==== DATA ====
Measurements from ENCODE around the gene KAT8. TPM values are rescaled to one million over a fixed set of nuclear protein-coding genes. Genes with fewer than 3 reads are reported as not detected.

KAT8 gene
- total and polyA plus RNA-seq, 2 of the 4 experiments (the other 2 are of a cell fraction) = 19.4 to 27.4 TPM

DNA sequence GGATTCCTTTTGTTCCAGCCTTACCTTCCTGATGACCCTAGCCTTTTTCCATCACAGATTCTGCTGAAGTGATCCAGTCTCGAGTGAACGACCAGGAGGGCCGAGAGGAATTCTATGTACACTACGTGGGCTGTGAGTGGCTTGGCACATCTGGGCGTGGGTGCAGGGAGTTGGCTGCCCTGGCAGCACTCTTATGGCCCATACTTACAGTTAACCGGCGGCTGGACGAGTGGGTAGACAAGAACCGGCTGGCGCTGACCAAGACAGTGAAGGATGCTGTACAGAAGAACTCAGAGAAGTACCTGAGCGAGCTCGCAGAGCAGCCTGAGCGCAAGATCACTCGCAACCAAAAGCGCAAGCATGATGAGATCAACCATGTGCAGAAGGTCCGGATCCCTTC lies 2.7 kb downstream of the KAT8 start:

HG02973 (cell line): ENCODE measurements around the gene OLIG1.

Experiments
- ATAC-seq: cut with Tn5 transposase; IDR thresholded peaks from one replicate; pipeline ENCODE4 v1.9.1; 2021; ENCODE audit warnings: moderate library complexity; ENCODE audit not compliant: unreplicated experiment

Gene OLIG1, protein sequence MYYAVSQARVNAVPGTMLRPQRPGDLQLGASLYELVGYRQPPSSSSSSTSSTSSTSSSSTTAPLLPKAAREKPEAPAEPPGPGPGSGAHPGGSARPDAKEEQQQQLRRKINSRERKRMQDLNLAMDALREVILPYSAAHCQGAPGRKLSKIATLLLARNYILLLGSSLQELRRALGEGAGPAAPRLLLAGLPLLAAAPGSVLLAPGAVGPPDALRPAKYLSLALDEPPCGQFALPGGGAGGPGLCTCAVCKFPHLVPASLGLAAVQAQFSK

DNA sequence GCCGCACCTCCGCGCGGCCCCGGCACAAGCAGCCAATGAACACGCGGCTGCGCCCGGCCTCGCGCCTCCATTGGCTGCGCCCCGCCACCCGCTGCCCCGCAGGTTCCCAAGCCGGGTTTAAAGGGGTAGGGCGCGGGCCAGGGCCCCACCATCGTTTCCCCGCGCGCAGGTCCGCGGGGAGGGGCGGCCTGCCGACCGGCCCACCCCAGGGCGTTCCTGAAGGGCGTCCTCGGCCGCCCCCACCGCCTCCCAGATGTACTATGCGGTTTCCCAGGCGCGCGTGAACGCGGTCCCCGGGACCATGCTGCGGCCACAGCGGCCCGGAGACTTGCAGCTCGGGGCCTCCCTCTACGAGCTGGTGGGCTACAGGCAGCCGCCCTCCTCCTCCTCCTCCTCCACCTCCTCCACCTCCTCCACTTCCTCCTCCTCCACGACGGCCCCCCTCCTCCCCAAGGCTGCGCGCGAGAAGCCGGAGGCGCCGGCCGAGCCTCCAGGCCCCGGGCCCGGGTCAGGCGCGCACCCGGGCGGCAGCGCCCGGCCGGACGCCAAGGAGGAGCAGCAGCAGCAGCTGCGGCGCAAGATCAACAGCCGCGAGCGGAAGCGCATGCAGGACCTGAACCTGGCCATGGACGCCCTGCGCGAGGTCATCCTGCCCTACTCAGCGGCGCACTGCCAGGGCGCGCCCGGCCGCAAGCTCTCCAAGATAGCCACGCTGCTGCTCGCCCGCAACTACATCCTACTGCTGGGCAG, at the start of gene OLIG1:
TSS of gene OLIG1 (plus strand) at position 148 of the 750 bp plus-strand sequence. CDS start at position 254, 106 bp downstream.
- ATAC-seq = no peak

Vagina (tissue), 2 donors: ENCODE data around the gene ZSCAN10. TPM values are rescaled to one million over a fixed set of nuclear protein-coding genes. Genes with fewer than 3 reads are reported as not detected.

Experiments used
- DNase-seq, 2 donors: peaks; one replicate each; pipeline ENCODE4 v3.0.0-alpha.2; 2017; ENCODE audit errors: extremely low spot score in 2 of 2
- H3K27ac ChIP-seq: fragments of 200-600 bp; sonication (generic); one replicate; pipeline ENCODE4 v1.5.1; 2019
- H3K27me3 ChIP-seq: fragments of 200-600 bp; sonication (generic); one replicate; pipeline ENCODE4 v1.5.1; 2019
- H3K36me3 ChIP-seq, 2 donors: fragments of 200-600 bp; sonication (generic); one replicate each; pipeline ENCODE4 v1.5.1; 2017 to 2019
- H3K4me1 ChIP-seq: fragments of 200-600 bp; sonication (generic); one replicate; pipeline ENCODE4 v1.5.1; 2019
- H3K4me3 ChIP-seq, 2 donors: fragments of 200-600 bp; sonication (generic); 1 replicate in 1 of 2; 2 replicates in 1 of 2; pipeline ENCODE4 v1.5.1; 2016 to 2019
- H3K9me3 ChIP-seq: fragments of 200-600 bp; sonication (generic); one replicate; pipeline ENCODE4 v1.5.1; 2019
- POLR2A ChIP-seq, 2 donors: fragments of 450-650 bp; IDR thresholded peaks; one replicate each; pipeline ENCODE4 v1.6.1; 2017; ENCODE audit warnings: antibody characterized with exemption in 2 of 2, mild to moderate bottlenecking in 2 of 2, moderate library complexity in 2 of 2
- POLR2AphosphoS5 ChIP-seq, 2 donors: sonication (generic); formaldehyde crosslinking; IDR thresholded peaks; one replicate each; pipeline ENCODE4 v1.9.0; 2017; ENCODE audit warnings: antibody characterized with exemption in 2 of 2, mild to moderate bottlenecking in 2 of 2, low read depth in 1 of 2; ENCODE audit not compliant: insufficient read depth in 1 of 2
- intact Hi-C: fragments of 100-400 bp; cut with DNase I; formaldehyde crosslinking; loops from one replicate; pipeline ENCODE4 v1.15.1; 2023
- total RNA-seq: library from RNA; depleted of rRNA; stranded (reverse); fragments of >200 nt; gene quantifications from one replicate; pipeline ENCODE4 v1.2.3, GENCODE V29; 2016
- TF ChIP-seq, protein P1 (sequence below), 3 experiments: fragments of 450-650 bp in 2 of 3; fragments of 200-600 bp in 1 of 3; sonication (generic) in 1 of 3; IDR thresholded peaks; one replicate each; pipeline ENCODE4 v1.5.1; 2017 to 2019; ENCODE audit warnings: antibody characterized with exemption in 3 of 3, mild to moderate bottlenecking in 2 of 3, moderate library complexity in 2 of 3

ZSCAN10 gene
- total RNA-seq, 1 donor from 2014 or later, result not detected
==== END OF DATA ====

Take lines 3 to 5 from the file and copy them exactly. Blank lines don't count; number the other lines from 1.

- total and polyA plus RNA-seq, 2 of the 4 experiments (the other 2 are of a cell fraction) = 19.4 to 27.4 TPM

DNA sequence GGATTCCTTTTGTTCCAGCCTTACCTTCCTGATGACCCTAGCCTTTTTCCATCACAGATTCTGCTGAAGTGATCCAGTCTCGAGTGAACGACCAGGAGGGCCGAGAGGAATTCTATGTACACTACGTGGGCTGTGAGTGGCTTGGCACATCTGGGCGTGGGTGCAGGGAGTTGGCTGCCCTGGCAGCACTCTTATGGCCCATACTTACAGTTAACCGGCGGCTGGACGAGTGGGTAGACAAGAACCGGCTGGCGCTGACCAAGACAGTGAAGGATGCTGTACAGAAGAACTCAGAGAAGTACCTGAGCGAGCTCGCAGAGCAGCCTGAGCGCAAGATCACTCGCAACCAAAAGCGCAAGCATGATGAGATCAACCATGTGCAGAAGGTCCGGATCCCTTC lies 2.7 kb downstream of the KAT8 start:

HG02973 (cell line): ENCODE measurements around the gene OLIG1.